While the current downturn is mild compared to the early 1980s and 1990s, the potential exists for the decline to continue or deepen. In that context, it is useful to examine the actions states have taken to date to cope with this slowdown, and consider how the states might fare if the slowdown is prolonged or worsens. In addition, analysis of the strategies used and decisions made in the states that are feeling the effects first may yield lessons for states that have not yet been affected by tighter fiscal times.

When revenue growth declines, state policymakers are forced to make tough choices about how to balance their budgets. They can reduce spending, raise taxes, spend down reserves, or rely on short-term fixes. Each of these choices has implications for the public who rely on government programs. If decisions about revenue and spending are not made in a thoughtful way, the consequences can be especially severe for low-income and other vulnerable populations who are often the hardest-hit by a slowing economy.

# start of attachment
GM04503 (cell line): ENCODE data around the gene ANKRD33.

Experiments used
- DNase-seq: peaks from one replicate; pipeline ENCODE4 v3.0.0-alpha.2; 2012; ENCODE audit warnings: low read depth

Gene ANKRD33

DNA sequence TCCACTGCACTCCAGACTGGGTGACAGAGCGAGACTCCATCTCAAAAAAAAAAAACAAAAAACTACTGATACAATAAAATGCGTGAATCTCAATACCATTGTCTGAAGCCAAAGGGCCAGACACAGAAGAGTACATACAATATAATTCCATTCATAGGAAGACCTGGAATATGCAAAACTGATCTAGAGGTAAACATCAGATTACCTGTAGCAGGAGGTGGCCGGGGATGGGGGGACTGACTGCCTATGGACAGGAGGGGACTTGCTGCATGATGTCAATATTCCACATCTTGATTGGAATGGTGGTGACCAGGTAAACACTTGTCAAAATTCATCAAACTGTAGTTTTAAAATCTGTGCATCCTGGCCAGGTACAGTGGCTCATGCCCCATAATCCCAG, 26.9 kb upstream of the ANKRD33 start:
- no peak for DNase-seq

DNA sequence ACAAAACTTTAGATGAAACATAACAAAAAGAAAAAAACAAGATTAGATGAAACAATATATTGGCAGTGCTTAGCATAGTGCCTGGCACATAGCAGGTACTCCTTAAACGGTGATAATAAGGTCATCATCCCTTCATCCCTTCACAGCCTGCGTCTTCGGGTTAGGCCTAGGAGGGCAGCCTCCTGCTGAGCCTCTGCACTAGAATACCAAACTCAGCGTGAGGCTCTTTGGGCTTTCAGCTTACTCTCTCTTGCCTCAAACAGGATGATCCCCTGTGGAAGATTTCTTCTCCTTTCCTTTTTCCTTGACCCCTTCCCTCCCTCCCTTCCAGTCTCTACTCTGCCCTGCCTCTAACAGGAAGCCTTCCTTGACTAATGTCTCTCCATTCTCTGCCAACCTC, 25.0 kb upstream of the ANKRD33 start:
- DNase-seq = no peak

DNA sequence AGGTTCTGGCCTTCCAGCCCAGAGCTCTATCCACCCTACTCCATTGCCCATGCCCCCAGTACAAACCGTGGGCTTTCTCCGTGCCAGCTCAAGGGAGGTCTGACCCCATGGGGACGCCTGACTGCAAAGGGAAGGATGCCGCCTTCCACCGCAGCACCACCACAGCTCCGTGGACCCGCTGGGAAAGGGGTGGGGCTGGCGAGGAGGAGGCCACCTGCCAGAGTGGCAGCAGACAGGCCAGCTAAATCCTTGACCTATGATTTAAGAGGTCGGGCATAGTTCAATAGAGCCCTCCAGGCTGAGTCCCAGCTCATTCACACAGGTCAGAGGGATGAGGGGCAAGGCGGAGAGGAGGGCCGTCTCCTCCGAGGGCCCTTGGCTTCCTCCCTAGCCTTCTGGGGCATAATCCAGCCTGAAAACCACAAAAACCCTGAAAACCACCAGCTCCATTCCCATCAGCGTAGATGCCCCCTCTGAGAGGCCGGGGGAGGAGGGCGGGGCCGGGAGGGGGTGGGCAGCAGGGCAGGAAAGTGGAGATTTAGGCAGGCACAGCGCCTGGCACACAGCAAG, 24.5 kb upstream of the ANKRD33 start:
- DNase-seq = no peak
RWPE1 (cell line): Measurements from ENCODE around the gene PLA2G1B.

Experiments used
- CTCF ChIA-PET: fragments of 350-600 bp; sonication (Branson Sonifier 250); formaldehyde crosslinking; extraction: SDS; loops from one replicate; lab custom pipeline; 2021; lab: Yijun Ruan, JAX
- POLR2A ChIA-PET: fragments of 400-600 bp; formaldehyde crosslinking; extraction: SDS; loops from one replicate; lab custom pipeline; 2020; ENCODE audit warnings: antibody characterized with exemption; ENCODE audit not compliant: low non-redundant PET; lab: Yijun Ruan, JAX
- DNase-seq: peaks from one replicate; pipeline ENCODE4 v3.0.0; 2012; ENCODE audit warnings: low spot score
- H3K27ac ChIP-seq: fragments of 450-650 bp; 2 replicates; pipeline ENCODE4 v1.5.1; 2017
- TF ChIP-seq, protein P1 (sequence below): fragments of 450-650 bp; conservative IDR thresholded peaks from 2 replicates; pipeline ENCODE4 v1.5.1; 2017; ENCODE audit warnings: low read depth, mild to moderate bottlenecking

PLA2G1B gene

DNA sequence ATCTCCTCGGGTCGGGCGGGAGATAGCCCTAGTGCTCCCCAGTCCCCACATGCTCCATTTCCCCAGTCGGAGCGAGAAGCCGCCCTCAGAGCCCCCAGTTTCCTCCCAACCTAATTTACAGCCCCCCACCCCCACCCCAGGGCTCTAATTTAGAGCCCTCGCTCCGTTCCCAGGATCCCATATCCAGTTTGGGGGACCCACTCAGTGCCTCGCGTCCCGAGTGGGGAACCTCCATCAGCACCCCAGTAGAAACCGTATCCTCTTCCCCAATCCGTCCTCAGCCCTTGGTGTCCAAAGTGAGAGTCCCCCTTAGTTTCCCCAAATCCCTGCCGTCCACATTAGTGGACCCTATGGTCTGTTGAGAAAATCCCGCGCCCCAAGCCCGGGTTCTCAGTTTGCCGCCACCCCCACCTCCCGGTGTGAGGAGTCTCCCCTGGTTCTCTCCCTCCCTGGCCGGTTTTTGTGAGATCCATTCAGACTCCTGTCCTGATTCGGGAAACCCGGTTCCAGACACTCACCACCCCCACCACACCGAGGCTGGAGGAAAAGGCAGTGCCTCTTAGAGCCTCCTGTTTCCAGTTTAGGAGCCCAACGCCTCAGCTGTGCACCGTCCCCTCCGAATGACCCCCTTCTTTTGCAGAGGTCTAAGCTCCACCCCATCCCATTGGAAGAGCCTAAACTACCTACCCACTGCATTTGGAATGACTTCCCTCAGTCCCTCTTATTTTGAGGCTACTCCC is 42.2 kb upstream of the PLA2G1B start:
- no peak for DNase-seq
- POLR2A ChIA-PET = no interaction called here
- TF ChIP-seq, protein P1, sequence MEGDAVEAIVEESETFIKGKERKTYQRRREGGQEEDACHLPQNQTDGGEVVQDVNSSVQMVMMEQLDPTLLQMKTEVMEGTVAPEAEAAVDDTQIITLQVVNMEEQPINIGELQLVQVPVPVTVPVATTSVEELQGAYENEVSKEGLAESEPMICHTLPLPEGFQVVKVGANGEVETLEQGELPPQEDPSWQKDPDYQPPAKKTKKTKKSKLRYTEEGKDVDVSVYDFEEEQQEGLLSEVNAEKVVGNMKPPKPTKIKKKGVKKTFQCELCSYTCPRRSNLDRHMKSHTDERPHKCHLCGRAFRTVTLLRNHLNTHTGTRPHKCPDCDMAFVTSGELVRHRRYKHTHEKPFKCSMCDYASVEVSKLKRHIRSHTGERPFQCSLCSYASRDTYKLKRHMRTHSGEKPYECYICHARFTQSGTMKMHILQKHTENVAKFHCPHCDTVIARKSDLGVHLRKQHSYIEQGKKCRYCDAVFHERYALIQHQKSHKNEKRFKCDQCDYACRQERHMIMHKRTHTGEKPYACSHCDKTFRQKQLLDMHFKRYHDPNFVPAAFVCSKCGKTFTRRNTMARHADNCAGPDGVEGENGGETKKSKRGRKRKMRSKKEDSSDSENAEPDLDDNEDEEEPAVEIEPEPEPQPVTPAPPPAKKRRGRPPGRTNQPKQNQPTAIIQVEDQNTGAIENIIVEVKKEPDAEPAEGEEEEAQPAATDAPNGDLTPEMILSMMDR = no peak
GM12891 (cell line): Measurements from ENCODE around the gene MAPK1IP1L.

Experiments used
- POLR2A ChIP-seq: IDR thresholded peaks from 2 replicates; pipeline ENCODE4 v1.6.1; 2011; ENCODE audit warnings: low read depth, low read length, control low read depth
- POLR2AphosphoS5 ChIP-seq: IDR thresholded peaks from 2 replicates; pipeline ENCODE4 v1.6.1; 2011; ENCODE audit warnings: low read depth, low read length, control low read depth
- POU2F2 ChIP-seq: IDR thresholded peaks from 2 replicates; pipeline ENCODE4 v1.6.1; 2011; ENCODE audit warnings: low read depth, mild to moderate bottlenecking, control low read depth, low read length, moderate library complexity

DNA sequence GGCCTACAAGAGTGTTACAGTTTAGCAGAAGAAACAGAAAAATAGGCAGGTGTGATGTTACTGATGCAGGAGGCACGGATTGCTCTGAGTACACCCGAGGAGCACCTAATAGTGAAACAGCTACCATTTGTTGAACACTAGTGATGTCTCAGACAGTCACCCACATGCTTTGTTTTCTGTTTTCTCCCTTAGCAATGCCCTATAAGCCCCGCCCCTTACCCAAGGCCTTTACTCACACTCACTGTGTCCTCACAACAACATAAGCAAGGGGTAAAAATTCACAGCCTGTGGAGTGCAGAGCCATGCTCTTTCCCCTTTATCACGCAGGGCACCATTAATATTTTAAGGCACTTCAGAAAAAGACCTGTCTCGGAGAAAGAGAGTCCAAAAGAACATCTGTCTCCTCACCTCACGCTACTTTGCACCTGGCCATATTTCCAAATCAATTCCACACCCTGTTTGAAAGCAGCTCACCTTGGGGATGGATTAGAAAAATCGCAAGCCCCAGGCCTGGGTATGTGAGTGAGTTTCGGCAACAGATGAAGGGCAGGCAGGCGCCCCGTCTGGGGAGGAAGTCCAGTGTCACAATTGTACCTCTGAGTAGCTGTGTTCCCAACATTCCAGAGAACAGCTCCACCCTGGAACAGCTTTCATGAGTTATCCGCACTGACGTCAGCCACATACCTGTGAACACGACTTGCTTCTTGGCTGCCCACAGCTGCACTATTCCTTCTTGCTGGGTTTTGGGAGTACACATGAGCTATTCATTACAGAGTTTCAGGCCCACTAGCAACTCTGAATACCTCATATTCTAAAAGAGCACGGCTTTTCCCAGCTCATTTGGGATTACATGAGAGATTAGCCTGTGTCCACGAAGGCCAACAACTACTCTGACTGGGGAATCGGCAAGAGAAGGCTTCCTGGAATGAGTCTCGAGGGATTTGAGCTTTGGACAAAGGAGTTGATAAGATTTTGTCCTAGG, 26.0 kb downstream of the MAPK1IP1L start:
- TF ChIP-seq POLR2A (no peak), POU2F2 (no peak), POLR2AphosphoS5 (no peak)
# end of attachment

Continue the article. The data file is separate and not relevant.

A number of states are using short-term strategies and temporary expedients to close fiscal gaps. For example,

  • California, Indiana, Kentucky, Michigan, Mississippi, Ohio, and Washington have begun to tap the rainy day funds that have been put away for such a purpose and other reserves to balance their budget.
  • Similarly, Tennessee and Wisconsin are using one-time, non-recurring revenues to fund ongoing expenditures.
  • States such as Texas and Indiana are using what might be termed "accounting gimmicks", such as moving expenditures that normally would be made in one fiscal year to the subsequent year. This means that revenues must be found in the subsequent year to cover both the deferred expenditure and normal, ongoing expenditures.